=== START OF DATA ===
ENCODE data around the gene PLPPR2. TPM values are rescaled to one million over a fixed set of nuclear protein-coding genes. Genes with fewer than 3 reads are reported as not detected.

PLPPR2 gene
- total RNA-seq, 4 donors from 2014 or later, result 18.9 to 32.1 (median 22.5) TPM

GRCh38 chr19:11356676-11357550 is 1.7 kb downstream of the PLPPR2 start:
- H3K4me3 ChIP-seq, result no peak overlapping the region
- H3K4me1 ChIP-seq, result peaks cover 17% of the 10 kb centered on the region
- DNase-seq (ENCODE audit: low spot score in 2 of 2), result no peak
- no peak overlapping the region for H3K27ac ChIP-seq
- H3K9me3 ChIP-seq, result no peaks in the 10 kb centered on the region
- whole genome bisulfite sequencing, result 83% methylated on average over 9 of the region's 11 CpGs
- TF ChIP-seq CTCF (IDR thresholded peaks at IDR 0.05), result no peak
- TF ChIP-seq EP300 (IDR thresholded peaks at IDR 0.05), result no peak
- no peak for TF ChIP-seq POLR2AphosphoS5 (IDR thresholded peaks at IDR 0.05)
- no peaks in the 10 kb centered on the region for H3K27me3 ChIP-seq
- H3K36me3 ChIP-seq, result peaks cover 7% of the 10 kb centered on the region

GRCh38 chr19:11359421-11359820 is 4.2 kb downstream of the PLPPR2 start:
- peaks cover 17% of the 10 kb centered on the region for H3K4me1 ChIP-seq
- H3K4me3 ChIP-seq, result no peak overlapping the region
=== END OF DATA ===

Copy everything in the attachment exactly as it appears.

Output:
ENCODE data around the gene PLPPR2. TPM values are rescaled to one million over a fixed set of nuclear protein-coding genes. Genes with fewer than 3 reads are reported as not detected.

PLPPR2 gene
- total RNA-seq, 4 donors from 2014 or later, result 18.9 to 32.1 (median 22.5) TPM

GRCh38 chr19:11356676-11357550 is 1.7 kb downstream of the PLPPR2 start:
- H3K4me3 ChIP-seq, result no peak overlapping the region
- H3K4me1 ChIP-seq, result peaks cover 17% of the 10 kb centered on the region
- DNase-seq (ENCODE audit: low spot score in 2 of 2), result no peak
- no peak overlapping the region for H3K27ac ChIP-seq
- H3K9me3 ChIP-seq, result no peaks in the 10 kb centered on the region
- whole genome bisulfite sequencing, result 83% methylated on average over 9 of the region's 11 CpGs
- TF ChIP-seq CTCF (IDR thresholded peaks at IDR 0.05), result no peak
- TF ChIP-seq EP300 (IDR thresholded peaks at IDR 0.05), result no peak
- no peak for TF ChIP-seq POLR2AphosphoS5 (IDR thresholded peaks at IDR 0.05)
- no peaks in the 10 kb centered on the region for H3K27me3 ChIP-seq
- H3K36me3 ChIP-seq, result peaks cover 7% of the 10 kb centered on the region

GRCh38 chr19:11359421-11359820 is 4.2 kb downstream of the PLPPR2 start:
- peaks cover 17% of the 10 kb centered on the region for H3K4me1 ChIP-seq
- H3K4me3 ChIP-seq, result no peak overlapping the region